Quantum computing is a devilishly difficult technology that faces numerous technical challenges. Miniaturization and qubit quality are two significant difficulties among these challenges.
IBM has accepted the superconducting qubit road map, which calls for a 1,121-qubit processor by 2023, implying that 1,000 qubits can be achieved with today’s qubit form factor. However, existing technologies will necessitate the use of chiplets on multichip modules or very huge chips (50 millimeters on a side or larger) at the scale of small wafers. While this method will work, the goal is to find a more efficient path to scalability.
Researchers at MIT have now been able to lower the size of qubits while also reducing the amount of interference that happens between adjacent qubits. The number of superconducting qubits that can be added to a device has been boosted by a factor of 100 by MIT researchers.
“We’re dealing with both qubit downsizing and quality,” said William Oliver, director of MIT’s Center for Quantum Engineering. “Unlike conventional transistor scaling, where only the quantity matters, large numbers aren’t enough for qubits; they need to be high-performance as well.” In quantum computing, sacrificing performance for qubit numbers is not a good deal. They have to work together.”
The utilisation of two-dimensional materials, particularly hexagonal boron nitride, is the key to this significant increase in qubit density and reduction in interference (hBN). A few atomic monolayers of hBN can be stacked to produce the insulator in the capacitors of a superconducting qubit, according to MIT researchers.
The capacitors in these superconducting circuits are sandwich capacitors, just like ordinary capacitors, with an insulator material sandwiched between two metal plates. The main distinction is that superconducting circuits can only work at extremely low temperatures—less than 0.02 degrees above absolute zero (-273.15 °C) for these capacitors.
In this setting, accessible insulating materials, such as PE-CVD silicon oxide or silicon nitride, contain a number of flaws that are too lossy for quantum computing applications. To compensate for these material flaws, most superconducting circuits include coplanar capacitors. Instead of being stacked on top of one another, the plates in these capacitors are arranged laterally.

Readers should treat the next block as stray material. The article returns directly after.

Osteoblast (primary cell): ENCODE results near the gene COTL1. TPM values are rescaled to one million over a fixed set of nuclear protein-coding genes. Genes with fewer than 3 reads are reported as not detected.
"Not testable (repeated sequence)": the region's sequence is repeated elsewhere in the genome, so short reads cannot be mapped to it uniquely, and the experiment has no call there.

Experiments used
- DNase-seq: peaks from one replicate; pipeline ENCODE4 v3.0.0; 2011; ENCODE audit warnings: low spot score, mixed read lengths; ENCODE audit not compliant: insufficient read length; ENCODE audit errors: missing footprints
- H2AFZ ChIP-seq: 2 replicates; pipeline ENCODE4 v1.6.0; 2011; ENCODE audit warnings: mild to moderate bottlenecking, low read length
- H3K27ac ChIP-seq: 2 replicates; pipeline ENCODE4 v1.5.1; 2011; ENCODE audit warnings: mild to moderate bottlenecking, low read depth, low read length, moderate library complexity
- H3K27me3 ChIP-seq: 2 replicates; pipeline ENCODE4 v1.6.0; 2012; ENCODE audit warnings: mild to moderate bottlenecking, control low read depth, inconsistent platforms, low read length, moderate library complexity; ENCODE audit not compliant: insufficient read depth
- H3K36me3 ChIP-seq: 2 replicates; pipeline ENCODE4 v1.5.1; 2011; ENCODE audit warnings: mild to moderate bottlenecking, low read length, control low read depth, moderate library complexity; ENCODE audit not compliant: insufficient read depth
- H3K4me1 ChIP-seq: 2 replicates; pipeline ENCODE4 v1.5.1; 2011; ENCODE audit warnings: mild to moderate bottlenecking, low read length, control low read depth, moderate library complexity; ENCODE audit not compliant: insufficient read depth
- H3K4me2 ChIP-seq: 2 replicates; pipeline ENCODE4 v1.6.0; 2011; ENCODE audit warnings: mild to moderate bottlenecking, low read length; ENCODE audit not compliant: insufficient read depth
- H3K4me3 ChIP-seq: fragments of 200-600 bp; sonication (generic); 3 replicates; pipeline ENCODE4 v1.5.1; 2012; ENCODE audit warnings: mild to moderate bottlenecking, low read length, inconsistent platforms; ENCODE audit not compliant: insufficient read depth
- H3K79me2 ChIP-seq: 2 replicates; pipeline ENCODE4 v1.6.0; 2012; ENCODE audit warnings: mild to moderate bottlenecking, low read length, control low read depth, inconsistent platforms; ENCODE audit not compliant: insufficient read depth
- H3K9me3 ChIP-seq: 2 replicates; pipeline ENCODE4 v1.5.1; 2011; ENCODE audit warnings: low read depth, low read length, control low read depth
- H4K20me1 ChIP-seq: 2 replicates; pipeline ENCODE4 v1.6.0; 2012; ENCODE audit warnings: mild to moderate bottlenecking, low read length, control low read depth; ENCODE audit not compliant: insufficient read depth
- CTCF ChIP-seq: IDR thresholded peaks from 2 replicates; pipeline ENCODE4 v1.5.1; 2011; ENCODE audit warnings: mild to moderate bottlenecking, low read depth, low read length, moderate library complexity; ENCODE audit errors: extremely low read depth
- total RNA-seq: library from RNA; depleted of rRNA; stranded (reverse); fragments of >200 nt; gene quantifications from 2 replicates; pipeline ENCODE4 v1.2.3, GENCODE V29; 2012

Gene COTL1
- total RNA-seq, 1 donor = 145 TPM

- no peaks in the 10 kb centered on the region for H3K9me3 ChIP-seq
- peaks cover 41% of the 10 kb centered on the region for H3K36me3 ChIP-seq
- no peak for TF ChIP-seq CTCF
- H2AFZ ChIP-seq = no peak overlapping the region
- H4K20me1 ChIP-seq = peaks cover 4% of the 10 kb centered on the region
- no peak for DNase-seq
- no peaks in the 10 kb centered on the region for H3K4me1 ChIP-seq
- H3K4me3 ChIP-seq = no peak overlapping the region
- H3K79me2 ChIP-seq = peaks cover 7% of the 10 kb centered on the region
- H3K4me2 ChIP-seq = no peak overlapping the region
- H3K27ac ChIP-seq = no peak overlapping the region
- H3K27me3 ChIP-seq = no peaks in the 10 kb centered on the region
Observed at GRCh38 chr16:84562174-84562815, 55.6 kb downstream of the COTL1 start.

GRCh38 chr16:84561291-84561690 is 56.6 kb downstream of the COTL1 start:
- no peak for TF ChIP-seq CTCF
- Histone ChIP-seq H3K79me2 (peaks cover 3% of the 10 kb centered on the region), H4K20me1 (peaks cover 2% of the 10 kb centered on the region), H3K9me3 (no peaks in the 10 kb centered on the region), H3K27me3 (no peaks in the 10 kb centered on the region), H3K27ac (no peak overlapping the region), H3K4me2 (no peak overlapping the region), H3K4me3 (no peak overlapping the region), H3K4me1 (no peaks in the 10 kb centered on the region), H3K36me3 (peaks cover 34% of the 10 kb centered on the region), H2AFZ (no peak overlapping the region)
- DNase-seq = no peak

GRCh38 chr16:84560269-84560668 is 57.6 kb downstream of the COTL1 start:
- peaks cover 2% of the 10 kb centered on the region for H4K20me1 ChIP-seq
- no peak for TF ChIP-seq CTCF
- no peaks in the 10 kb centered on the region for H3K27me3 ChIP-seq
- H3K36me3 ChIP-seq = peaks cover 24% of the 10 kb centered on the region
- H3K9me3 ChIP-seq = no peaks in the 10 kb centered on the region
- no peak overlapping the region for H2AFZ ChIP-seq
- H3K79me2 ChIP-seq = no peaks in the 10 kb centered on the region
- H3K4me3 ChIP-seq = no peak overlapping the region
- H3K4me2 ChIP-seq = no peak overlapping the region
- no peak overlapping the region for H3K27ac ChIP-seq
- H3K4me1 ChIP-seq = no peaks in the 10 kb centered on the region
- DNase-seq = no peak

As a result, the capacitor dielectric is made up of the inherent silicon substrate beneath the plates and, to a lesser extent, the vacuum above the plates. The vast size dilutes the electric field at the plate interfaces, resulting in a low-loss capacitor. Intrinsic silicon is chemically pure and hence has few imperfections, and the big size dilutes the electric field at the plate interfaces, resulting in a low-loss capacitor.
In order to avoid the enormous lateral configuration, the MIT researchers set out to find an insulator with low imperfections that could be used with superconducting capacitor plates.
“We chose to explore hBN because its purity and chemical inertness make it the most extensively utilised insulator in 2D material research,” said lead author Joel Wang, a research scientist in the MIT Research Laboratory for Electronics’ Engineering Quantum Systems group.
The MIT researchers employed niobium diselenide, a 2D superconducting material, on both sides of the hub. Working with niobium diselenide, which oxidizes in seconds when exposed to air, was one of the most difficult elements of making the capacitors, according to Wang. As a result, the capacitor must be assembled in a glove box filled with argon gas.
While this may appear to make scaling up the production of these capacitors more difficult, Wang does not see this as a limiting factor.
“What determines the quality factor of the capacitor are the two interfaces between the two materials,” said Wang. “Once the sandwich is made, the two interfaces are “sealed” and we don’t see any noticeable degradation over time when exposed to the atmosphere.”
Because roughly 90% of the electric field is confined within the sandwich structure, oxidation of the niobium diselenide’s outer surface no longer plays a significant role, there is no deterioration. This reduces cross-talk between neighboring qubits and makes the capacitor footprint significantly lower.
“Wafer-scale growth of hBN and 2D superconductors like [niobium diselenide] and how to execute wafer-scale stacking of these films would be the primary hurdle for scaling up the fabrication,” Wang noted.
Wang believes that this research has shown 2D hBN to be a good insulator candidate for superconducting qubits. He says that the groundwork the MIT team has done will serve as a road map for using other hybrid 2D materials to build superconducting circuits.